improving the collective lives of all. Markets often vary in character, but they generally offer both goods and services. Participants bring unneeded items, food, skills and talents such as entertainment or haircuts. A RRFM usually takes place in an open community space such as a public park or community commons. Located at Greenfield Lake, near the playground and skatepark. Usually under one of the picnic shelters. Monthly meetings; see FB page for updates. FOCUS ON YOU SUPPORT GROUP Aims to provide an emotionally safe space where women with cancer and their families can connect with others in the same situation. Women of Hope uses education to empower women through early detection and continuing support throughout their treatment. Survivorship Support Group is for female cancer patient who is in any stage of treatment. Caregiver Support Group is for anyone affected by a loved one’s cancer diagnosis. Meets same time, twice a month throughout the year. Friendly Community Baptist Church, 1730 US Hwy. 117, Burgaw. Meets 2nd/4th Thurs, 6:308pm. GAMBLER’S ANONYMOUS MEETING Gambler’s Anonymous Meeting of Wilmington. Meets every Tuesday, 6:30-8pm. Ogden Baptist Church: 7121 Market St. 12-step meeting for people that have or think they may have a compulsive gambling problem. Contact: Casey 910-599-1407 OLD BOOKS ON FRONT STREET LitProv every Tues. 8pm; Stich n’ Bitch every Wed. 7pm; Open Mic Nite every Sat 7pm. 249 N. Front St. (910) 76- BOOKS (26657) CAPE FEAR KNITTERS Cape Fear Knitters, the Wilmington chapter of The Knitting Guild of America (TKGA) meets the third Sat. ea. month, 10am-noon. Gerri: 371-3556. Judy: 383-0374. AD/HD SUPPORT GROUPS ADHD Support Group:  Wilmington Area CHADD meets on the 2nd Monday of every month from 7:00-9:00 p.m. at the Pine Valley United Methodist Church, 3788 Shipyard Blvd., Building B.  This FREE support group is open to anyone affected by ADHD.  For more information, go to  PSORIASIS SUPPORT GROUP Meets the 2nd Sat. of month at Port City Java in Harris Teeter on College and Wilshire, 5pm. Christopher: (910) 232-6744 or Free; meet others with psoriasis and get educated on resources and program assistance. COUPON CLUB Wilmington Coupon Club meets monthly, second Monday, at 6pm Come exchange coupons and learn how to save money. CAPE FEAR CAMERA CLUB Club meets third Tues. each month, Sept thru June, 7pm at Cape Fear Community College, McCloud Bldg, room S002. WILMINGTON NEWCOMERS CLUB The Wilmington Newcomers Club meets monthly at 9:30am on the 2nd Thurs ea. month at the Coastline Convention Center, 501 Nutt St. Sign up for our satellite groups, where members can follow their particular interest and make new friends along the way—bridge clubs, dinner groups, business networking groups, etc. 910-632-8315. www. WILMINGTON MS SELF HELP GROUP MEET Meets the 2nd Thursday of each month at 7 p.m. in the New Hanover Rehabilitation Hospital, 1st floor conference room, behind the Betty Cameron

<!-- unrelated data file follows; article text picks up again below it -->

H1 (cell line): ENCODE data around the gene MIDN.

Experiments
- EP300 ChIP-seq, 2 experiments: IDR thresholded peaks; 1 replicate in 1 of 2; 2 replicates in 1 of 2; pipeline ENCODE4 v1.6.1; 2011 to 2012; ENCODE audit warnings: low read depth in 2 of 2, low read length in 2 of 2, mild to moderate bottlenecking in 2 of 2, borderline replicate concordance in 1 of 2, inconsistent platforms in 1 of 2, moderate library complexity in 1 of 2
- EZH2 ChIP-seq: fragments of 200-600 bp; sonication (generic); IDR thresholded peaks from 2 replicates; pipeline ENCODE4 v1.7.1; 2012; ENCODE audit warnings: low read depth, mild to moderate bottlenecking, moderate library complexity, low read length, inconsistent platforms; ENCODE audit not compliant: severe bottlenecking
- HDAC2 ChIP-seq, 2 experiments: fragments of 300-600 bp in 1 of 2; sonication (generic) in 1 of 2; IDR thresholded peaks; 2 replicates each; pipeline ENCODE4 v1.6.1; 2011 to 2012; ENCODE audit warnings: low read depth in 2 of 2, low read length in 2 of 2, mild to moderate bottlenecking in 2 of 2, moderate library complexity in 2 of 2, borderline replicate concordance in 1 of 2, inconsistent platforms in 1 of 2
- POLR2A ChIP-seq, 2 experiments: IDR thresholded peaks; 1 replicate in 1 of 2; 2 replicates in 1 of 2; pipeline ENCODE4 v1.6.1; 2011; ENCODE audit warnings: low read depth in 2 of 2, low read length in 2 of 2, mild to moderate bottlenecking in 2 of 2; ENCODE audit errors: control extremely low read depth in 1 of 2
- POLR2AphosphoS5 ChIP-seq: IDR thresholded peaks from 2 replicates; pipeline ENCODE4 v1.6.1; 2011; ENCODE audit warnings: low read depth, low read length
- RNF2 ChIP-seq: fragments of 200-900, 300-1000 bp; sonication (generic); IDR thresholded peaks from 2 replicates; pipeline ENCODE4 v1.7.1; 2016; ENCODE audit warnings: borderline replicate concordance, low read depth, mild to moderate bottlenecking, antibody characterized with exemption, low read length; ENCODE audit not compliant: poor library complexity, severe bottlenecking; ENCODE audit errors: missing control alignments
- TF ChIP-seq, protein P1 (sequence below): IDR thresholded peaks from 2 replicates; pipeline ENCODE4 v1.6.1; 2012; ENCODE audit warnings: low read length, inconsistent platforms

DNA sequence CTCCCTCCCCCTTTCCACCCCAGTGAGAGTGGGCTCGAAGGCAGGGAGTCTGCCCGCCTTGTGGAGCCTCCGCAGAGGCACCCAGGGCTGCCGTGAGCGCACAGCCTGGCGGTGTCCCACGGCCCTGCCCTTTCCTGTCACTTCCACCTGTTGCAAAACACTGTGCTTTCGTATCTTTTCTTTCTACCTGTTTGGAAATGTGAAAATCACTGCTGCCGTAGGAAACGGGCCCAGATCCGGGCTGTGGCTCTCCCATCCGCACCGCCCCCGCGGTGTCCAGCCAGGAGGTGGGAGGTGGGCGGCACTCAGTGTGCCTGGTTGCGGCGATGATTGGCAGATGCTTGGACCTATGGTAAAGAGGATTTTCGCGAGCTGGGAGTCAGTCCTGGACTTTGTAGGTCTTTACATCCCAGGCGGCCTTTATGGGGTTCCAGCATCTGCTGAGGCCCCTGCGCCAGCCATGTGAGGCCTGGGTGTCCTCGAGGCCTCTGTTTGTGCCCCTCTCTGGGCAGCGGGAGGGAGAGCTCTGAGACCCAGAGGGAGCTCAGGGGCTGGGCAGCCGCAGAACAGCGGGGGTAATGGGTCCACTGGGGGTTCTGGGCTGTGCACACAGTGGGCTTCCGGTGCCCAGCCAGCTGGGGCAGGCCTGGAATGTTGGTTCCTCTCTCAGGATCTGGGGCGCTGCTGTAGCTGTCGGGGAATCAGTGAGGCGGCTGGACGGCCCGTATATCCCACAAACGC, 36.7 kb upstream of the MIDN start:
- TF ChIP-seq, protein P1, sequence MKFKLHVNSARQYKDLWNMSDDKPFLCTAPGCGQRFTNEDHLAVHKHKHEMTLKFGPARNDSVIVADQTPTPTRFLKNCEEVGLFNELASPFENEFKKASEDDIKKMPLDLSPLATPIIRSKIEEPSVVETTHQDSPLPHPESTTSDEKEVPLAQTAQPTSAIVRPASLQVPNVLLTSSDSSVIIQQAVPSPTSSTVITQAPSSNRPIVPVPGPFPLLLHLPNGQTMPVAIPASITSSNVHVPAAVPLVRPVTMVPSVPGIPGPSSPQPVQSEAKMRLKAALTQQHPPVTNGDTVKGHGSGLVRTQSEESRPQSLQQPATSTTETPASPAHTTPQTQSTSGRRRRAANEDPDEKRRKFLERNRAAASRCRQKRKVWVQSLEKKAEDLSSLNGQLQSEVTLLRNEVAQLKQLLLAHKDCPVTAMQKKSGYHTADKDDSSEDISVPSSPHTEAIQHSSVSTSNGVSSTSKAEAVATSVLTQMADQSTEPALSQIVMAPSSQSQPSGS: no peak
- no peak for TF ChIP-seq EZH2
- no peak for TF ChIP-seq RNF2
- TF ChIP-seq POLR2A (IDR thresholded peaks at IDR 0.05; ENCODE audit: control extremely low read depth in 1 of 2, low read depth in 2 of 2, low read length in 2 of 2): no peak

Women’s Hospital on 17th Street. Open to all with Multiple Sclerosis, family and friends. Handicapped accessible parking and meeting room. Affiliated with the Greater Carolinas Chapter of the National MS Society. Contact: Burt Masters, (910) 383-1368.